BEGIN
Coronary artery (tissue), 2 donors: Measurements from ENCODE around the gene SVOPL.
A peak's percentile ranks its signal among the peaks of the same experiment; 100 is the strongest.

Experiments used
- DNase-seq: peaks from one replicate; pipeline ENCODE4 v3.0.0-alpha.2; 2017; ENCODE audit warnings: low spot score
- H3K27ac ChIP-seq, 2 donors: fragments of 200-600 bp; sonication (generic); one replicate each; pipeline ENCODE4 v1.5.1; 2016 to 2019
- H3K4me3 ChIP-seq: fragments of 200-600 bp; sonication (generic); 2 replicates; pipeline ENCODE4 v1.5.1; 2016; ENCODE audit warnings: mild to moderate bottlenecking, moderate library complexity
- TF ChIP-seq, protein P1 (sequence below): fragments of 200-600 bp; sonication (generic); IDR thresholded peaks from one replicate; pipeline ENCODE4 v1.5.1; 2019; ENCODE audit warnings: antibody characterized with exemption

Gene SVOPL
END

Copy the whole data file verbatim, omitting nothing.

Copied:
Coronary artery (tissue), 2 donors: Measurements from ENCODE around the gene SVOPL.
A peak's percentile ranks its signal among the peaks of the same experiment; 100 is the strongest.

Experiments used
- DNase-seq: peaks from one replicate; pipeline ENCODE4 v3.0.0-alpha.2; 2017; ENCODE audit warnings: low spot score
- H3K27ac ChIP-seq, 2 donors: fragments of 200-600 bp; sonication (generic); one replicate each; pipeline ENCODE4 v1.5.1; 2016 to 2019
- H3K4me3 ChIP-seq: fragments of 200-600 bp; sonication (generic); 2 replicates; pipeline ENCODE4 v1.5.1; 2016; ENCODE audit warnings: mild to moderate bottlenecking, moderate library complexity
- TF ChIP-seq, protein P1 (sequence below): fragments of 200-600 bp; sonication (generic); IDR thresholded peaks from one replicate; pipeline ENCODE4 v1.5.1; 2019; ENCODE audit warnings: antibody characterized with exemption

Gene SVOPL